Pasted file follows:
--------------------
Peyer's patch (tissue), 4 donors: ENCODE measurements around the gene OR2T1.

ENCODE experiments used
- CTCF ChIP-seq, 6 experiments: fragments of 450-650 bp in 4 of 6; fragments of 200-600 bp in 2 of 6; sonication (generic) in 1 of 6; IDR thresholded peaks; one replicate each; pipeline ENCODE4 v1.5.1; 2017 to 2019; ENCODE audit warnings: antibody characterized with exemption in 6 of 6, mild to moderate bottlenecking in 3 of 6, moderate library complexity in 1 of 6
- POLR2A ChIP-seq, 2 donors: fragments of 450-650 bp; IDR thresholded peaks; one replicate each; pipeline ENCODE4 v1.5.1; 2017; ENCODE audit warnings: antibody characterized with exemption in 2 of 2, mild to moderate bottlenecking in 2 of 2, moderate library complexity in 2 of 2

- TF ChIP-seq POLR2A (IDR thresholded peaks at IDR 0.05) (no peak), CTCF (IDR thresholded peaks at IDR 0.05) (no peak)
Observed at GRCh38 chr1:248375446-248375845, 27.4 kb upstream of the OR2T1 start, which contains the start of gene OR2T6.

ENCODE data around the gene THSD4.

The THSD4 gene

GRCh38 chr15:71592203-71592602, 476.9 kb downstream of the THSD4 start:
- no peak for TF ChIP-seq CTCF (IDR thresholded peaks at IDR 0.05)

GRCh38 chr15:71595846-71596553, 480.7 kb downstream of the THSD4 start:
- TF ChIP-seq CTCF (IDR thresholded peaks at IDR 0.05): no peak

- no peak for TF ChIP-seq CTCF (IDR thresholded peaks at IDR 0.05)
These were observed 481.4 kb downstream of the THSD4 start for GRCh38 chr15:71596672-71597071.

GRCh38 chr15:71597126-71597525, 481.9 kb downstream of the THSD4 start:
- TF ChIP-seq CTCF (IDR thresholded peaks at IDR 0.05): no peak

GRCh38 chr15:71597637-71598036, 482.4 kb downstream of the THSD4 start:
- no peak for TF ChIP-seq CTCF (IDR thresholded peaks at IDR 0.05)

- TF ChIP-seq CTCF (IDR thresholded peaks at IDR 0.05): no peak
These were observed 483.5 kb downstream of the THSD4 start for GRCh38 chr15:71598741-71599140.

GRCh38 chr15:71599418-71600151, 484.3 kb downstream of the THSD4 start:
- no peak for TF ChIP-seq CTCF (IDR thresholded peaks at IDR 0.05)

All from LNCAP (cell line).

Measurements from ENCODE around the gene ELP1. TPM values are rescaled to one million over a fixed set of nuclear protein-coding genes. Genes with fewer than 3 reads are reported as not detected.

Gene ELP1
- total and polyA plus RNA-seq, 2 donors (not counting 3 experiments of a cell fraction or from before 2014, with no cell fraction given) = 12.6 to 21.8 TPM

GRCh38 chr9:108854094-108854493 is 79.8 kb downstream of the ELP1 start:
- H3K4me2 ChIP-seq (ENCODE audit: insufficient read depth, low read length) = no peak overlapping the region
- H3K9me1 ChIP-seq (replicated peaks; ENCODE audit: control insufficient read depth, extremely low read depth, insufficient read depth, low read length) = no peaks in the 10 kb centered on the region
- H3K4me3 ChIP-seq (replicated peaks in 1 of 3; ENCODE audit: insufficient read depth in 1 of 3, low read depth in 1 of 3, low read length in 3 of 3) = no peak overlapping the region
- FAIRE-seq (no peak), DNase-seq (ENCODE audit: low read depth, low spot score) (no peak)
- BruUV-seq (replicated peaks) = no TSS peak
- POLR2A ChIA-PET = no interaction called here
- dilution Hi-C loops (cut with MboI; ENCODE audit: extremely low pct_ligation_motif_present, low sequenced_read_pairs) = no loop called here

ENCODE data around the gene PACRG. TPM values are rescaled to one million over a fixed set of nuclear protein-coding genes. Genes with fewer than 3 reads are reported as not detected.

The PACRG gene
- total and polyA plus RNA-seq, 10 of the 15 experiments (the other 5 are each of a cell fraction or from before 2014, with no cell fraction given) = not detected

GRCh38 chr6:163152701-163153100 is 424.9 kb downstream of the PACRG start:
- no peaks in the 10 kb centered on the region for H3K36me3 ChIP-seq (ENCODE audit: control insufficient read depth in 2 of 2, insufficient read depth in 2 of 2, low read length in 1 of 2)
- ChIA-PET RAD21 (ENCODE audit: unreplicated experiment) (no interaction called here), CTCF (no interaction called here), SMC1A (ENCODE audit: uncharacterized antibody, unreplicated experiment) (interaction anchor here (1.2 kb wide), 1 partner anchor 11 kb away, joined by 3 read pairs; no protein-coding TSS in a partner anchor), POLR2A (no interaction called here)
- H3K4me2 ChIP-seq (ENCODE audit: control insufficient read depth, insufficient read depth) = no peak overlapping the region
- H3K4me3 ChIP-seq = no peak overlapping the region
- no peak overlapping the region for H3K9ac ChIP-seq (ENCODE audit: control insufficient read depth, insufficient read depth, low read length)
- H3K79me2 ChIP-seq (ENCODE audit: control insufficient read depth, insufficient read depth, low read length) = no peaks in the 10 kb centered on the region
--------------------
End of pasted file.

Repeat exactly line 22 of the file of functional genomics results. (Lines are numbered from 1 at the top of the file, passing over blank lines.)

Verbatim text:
- no peak for TF ChIP-seq CTCF (IDR thresholded peaks at IDR 0.05)